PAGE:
continued writing.

Things got a little wonky there for a while. He showed up on Oprah and some of his writing started sounding more generally spiritual and less specifically Christian. People assumed he'd just gone off the deep end, so to speak - in evangelical cultural terms, just another lost soul seduced to collusion with the ways of the world.

That makes it sound a bit worse than it is - you can read the Christianity into Bell's most recent book, How to Be Here, even if he doesn't use the language. That being said, his newest book, What is the Bible?, was not the avenue I expected him to turn down next. In typical Rob Bell style, it's a short, quick, direct, and accessible look at a particularly complex topic. He addresses the Bible, it's creation, development, and purpose - as well as approaching technical issues of genre, culture, interpretation, and language with specific examples rather than jargon and prose.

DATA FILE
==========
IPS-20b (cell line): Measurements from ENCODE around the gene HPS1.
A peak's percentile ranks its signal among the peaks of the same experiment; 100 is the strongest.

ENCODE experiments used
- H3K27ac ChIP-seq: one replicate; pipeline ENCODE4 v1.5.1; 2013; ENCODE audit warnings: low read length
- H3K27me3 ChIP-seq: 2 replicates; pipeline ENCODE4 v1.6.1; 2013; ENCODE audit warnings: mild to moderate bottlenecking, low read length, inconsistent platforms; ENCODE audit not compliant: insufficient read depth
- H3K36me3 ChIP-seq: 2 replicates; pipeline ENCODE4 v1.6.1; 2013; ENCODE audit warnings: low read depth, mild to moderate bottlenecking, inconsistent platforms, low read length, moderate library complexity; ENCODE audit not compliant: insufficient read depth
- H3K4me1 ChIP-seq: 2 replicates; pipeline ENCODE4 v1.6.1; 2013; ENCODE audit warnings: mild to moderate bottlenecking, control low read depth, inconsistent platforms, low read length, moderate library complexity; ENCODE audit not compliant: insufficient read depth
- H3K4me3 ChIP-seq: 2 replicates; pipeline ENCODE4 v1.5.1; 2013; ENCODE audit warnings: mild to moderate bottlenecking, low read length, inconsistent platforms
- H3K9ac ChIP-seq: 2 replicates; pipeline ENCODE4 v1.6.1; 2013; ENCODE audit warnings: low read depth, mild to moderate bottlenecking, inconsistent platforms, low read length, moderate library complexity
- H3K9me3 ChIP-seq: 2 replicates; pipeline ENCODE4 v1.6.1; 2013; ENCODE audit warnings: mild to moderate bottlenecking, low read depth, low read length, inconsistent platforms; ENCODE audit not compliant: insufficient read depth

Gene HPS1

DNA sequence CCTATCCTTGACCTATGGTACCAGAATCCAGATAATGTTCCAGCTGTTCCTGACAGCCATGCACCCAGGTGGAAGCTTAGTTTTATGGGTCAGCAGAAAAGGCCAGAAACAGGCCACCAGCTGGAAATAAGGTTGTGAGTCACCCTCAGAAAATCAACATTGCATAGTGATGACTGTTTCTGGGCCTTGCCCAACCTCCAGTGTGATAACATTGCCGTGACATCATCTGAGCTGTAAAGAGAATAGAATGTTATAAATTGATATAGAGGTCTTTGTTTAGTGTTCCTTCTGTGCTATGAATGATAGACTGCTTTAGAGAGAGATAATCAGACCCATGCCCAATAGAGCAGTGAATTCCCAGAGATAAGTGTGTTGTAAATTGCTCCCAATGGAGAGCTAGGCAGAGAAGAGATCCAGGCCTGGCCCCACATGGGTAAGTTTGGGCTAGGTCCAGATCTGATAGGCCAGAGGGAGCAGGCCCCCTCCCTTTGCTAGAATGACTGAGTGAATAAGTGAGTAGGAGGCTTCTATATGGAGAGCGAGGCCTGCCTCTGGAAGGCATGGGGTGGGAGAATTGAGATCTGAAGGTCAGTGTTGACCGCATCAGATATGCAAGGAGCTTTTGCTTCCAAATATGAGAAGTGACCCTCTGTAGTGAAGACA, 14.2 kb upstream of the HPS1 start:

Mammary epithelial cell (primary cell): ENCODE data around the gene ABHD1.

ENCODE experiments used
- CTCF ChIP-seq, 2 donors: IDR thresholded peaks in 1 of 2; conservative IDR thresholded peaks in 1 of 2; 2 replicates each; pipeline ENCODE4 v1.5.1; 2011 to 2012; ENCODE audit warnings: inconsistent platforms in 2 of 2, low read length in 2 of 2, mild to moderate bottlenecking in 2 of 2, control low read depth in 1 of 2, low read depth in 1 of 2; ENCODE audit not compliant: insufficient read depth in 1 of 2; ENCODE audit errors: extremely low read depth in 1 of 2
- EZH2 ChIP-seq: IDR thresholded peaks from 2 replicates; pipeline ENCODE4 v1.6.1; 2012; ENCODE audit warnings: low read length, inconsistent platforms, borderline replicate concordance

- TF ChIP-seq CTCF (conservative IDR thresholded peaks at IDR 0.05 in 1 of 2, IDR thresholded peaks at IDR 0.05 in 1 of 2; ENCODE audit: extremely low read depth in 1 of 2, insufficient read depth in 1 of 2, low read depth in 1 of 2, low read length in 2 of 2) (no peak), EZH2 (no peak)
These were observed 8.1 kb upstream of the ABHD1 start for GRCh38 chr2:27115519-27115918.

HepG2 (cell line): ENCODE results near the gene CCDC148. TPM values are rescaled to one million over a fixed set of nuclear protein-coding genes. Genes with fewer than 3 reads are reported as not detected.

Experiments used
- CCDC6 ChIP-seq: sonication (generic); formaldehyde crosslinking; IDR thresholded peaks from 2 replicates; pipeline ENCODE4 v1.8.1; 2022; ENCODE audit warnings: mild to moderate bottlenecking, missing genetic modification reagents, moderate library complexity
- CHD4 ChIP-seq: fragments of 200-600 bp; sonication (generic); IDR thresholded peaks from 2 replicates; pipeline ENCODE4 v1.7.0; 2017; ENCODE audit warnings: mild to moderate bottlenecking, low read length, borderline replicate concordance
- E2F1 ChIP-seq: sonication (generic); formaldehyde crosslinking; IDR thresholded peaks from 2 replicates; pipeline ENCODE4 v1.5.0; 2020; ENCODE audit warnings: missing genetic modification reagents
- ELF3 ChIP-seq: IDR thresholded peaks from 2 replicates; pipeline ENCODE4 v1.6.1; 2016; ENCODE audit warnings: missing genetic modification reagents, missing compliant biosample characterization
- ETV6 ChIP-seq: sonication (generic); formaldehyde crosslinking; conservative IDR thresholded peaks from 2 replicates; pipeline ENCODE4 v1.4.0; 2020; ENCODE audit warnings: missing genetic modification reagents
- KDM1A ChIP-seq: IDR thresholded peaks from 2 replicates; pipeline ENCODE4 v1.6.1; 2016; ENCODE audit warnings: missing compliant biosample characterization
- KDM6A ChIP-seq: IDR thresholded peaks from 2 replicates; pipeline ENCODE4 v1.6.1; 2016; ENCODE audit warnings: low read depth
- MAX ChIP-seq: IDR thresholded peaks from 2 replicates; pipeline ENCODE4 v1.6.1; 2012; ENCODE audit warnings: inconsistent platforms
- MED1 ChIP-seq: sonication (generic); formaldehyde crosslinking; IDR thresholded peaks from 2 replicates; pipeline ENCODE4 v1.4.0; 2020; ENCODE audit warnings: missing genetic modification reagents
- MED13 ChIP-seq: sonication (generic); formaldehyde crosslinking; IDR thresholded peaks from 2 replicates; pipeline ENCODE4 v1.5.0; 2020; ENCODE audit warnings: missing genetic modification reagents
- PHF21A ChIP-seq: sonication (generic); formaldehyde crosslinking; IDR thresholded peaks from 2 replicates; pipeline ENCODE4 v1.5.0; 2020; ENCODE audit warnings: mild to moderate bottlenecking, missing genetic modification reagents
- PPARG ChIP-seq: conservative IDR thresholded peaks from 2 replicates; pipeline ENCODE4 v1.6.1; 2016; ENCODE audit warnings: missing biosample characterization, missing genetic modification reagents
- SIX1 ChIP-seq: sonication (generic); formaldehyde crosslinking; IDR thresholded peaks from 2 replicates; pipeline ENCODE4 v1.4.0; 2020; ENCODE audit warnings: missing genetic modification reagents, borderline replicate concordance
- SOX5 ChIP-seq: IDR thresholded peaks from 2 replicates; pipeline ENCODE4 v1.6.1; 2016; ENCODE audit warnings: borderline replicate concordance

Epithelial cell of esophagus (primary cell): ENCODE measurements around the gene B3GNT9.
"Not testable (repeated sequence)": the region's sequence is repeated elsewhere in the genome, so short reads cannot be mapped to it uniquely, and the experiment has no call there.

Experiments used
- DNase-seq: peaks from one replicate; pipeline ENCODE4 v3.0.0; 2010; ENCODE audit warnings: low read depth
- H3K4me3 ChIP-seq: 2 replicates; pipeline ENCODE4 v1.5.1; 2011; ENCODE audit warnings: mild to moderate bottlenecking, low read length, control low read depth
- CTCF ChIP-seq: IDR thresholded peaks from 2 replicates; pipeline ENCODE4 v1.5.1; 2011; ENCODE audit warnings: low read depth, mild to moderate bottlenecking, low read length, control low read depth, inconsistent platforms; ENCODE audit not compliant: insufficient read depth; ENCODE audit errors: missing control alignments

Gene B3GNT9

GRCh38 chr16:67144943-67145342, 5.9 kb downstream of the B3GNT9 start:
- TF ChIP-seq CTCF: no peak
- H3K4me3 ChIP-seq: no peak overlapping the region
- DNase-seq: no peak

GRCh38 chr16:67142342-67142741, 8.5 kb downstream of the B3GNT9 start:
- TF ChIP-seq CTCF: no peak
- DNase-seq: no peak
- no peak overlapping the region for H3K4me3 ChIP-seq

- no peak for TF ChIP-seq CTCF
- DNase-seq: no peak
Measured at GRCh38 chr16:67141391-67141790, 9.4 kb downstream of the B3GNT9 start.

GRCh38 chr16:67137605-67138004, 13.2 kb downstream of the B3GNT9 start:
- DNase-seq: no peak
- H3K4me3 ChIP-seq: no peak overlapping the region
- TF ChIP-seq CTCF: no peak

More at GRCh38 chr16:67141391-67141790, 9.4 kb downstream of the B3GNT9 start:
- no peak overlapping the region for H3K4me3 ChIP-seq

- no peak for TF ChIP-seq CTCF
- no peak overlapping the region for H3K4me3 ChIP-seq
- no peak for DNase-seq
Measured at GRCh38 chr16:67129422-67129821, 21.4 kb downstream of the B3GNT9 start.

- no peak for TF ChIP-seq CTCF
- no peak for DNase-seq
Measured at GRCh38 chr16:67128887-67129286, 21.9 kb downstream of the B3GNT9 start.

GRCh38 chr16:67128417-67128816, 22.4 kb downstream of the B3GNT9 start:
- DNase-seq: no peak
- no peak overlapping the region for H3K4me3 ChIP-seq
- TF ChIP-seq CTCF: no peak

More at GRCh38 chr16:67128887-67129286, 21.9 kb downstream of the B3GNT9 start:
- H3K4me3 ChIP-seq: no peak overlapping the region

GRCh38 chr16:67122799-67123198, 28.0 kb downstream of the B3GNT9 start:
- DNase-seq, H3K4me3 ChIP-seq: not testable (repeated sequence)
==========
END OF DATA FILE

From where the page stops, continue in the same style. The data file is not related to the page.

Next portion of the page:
I know many Christians are skeptical of this treatment, fearing that Bell has moved beyond where most people are comfortable. If you're a straightforward, typical American evangelical, particularly one who's not too uncomfortable with the fundamentalist label, that might be true. I doubt all of what Bell has to say would please those in the tradition from whence he comes. However, he clearly explains how that tradition provided the pathway to ask questions and discover answers leading to where he is. There's nothing in this book that would contradict anything I heard or learned in seminary or would be outside the bounds of my tradition in the Church of the Nazarene.